shows the operation principle of the XPM based wavelength conversion in silicon. The pulse pump can modulate the refractive index of the silicon waveguide, which results in phase modulation on the co-propagating continuous wave (CW) probe, as shown in Fig. 3(b). The phase modulation will then result in transient chirp on the CW probe. The rising edges of the pump pulse will generate red-shift chirp, whereas the falling edges of the pump pulse will generate blue-shift chirp. The blue shifted and red shifted sidebands are generated as a result of the chirp. If an off-center filter is used to extract either blue shifted sideband or red shifted sideband, the XPM-induced phase modulation can be converted into amplitude modulation. When an RZ-OOK data signal is used as the pump, the generated sideband can pass through the off-center filter in the presence of ‘1’ bit of the pump, whereas no generated sideband results in no transmission through the off-center filter in the presence of ‘0’ bit of the pump.

The device used in the experiment is a dispersion engineered straight 3.6 mm long silicon nanowire with a cross-sectional dimension of 240 nm × 450 nm (height × width), which includes tapering sections for low-loss interfacing with optical fiber [3

3. H. Hu, H. Ji, M. Galili, M. Pu, C. Peucheret, H. C. H. Mulvad, K. Yvind, J. M. Hvam, P. Jeppesen, and L. K. Oxenløwe, “Ultra-high-speed wavelength conversion in a silicon photonic chip,” Opt. Express 19(21), 19886–19894 (2011). [CrossRef] [PubMed]

]. The device has a silicon-on-insulator (SOI) structure, with the silicon waveguide placed on a SiO2/Si substrate. The measured propagation loss is 4.3 dB/cm and the fiber-to-fiber loss of the device is 5.5 dB.

4. FEC supported 10 Gbit/s all optical wavelength conversion (AOWC) in silicon

The experimental setup for the FEC supported 10 Gbit/s AOWC in a silicon nanowire is shown in Fig. 4
Fig. 4 Experimental setup for the FEC supported 10 Gbit/s AOWC in silicon.
. The erbium glass oscillating pulse-generating laser (ERGO-PGL) produces 10 GHz pulses at 1542 nm with a 1.5-ps full-width at half-maximum (FWHM) pulse width. The spectrum of the pulses is broadened in a 400-m dispersion-flattened highly nonlinear fiber DF-HNLF (dispersion coefficient D = −0.45 ps/nm/km, dispersion slope S = 0.006 ps/nm2/km at 1550 nm, and nonlinear coefficient γ = 10.5 W−1km−1) due to self-phase modulation (SPM) [19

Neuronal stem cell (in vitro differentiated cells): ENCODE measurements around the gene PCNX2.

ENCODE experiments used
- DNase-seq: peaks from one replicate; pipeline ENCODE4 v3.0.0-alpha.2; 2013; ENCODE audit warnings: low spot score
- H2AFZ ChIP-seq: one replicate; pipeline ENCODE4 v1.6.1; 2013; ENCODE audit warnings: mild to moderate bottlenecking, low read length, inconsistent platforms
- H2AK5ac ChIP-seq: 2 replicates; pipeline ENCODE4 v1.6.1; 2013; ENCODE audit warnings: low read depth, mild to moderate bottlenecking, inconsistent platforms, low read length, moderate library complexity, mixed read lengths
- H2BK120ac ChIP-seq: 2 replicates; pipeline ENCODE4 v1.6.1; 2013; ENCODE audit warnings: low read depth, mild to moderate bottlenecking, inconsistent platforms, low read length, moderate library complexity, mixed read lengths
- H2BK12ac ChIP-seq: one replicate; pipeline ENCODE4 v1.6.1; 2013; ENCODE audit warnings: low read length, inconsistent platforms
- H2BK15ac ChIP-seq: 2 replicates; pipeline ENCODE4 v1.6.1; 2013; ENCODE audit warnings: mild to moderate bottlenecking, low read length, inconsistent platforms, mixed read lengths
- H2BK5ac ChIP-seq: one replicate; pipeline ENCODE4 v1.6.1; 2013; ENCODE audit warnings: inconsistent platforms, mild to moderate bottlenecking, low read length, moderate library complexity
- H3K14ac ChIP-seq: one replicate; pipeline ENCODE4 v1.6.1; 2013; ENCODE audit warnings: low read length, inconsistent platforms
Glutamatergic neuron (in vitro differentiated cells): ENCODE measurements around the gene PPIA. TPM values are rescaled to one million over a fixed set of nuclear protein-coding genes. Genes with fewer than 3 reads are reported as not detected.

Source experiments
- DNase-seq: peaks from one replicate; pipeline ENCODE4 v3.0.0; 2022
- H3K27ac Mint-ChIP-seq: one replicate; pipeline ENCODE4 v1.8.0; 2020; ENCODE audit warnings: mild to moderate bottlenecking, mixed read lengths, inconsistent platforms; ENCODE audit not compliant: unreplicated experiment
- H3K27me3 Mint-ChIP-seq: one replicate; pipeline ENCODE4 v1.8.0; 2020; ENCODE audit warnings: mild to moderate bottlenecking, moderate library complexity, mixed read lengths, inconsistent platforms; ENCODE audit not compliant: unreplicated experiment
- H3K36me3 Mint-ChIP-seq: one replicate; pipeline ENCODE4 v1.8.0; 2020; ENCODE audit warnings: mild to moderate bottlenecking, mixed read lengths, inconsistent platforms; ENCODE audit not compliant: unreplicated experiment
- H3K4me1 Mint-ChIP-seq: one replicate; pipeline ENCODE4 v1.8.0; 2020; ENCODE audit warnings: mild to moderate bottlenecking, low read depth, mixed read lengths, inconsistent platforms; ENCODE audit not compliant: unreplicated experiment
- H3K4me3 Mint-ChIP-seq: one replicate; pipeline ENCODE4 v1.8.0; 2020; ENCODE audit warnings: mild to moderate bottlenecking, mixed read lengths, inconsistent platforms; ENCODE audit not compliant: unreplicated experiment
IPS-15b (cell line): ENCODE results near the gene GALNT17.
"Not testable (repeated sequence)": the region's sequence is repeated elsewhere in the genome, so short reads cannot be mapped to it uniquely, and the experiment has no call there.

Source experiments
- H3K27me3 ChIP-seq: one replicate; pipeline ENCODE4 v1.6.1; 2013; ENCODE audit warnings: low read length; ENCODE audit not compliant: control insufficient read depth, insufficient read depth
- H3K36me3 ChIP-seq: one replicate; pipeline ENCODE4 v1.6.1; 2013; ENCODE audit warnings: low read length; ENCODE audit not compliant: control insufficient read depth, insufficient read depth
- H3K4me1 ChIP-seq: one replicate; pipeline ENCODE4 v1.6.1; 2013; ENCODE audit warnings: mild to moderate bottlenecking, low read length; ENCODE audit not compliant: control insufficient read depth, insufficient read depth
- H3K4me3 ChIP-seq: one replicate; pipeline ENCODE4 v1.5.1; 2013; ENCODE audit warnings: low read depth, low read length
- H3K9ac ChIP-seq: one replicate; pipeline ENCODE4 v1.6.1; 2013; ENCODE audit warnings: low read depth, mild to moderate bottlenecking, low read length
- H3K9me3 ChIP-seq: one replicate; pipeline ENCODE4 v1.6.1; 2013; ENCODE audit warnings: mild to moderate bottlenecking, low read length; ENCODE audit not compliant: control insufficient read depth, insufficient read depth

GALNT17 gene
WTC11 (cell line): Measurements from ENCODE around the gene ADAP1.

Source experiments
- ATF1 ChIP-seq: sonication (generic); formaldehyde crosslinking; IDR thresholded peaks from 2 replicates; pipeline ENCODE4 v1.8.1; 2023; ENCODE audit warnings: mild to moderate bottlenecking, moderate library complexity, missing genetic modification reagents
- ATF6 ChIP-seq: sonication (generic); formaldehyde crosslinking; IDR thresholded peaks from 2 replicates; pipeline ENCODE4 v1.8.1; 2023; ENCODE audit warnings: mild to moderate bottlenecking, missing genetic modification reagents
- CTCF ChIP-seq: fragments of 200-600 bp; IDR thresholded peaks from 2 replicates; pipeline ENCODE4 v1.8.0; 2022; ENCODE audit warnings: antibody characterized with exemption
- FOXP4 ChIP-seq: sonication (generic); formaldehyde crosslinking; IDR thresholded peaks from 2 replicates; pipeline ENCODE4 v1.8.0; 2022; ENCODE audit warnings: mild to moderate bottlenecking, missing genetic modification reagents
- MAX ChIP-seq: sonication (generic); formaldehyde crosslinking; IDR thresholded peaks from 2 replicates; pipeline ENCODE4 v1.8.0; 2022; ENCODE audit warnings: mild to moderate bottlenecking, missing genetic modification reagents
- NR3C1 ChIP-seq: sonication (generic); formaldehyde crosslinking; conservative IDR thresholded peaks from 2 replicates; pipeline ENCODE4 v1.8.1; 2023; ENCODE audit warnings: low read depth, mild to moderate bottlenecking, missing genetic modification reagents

19. H. Hu, H. C. H. Mulvad, M. Galili, E. Palushani, J. Xu, A. T. Clausen, L. K. Oxenløwe, and P. Jeppesen, “Polarization-Insensitive 640 Gb/s Demultiplexing Based on Four Wave Mixing in a Polarization-Maintaining Fibre Loop,” J. Lightwave Technol. 28(12), 1789–1795 (2010). [CrossRef]

]. The broadened spectrum is filtered at 1562 nm with a 5-nm optical bandpass filter (OBF). The generated 10 GHz pulses at 1562 nm with the full width at half maximum (FWHM) of 1 ps are then on-off keying modulated either by a 10 Gbit/s PRBS (231-1) signal or by the FEC module coded data pattern (see section 2) in a Mach-Zehnder modulator. The PRBS signal is used to measure pre-FEC bit error ratio (BER) and the FEC coded signal is used to measure post-FEC BER.

In the AOWC, the 10 Gbit/s data signal at 1562 nm is combined with a CW beam at 1546 nm using a 3-dB coupler, and then launched into the silicon nanowire. The data pump average power is 18 dBm and the CW power is 16 dBm. At the output of the silicon nanowire, the CW light is off-center filtered at 1549 nm with a detuning of 3 nm and only the red-shift sideband is selected for the wavelength converted signal.

In the 10 Gbit/s receiver with the FEC module, the wavelength converted 10 Gbit/s signal is pre-amplified and then detected by a photo-detector. The flip-flop is used to convert an RZ signal to an NRZ signal. The FPGA with the FEC decoder (described in section 2) is used to decode the data pattern and correct the errors. Finally, the BER after the FEC decoding can be calculated.

Figure 5
Fig. 5 Optical spectra at the input (black) and output (red) of the silicon nanowire and after the off-center filtering and amplification (blue) for the 10 Gbit/s AOWC.
shows optical spectra at the input and output of the silicon nanowire for the 10 Gbit/s case. At the output, the spectrum of the pump (10 Gbit/s RZ signal) is asymmetrically broadened due to both the Kerr effect (such as SPM) and carrier effects (such as FCA and FCD). The SPM can symmetrically broaden the spectrum, but the FCA and the FCD effects can shift the output spectrum towards shorter wavelengths (so called free-carrier induced blue shift) [3

3. H. Hu, H. Ji, M. Galili, M. Pu, C. Peucheret, H. C. H. Mulvad, K. Yvind, J. M. Hvam, P. Jeppesen, and L. K. Oxenløwe, “Ultra-high-speed wavelength conversion in a silicon photonic chip,” Opt. Express 19(21), 19886–19894 (2011). [CrossRef] [PubMed]

, 20

20. I. D. Rukhlenko, M. Premaratne, and G. P. Agrawal, “Nonlinear silicon photonics: Analytical tools,” IEEE J. Sel. Top. Quantum Electron. 16(1), 200–215 (2010). [CrossRef]

]. The combined Kerr effect and carrier effects (as described in section 3) result in the asymmetric sidebands (Fig. 5). Finally, the red shifted sideband is filtered and amplified as the wavelength converted signal.

To test if the FEC coding would still properly correct errors for the optically processed (i.e. wavelength converted) signals, we measured pre-FEC BER and resultant post-FEC BER for the converted signal, as shown in Fig. 6
Fig. 6 (a) Pre-FEC and post-FEC BER measurements for the λ-converted 10 Gbit/s signal. Optical sampling eyediagrams for 10 Gbit/s back-to-back signal (b) and λ-converted signal (c).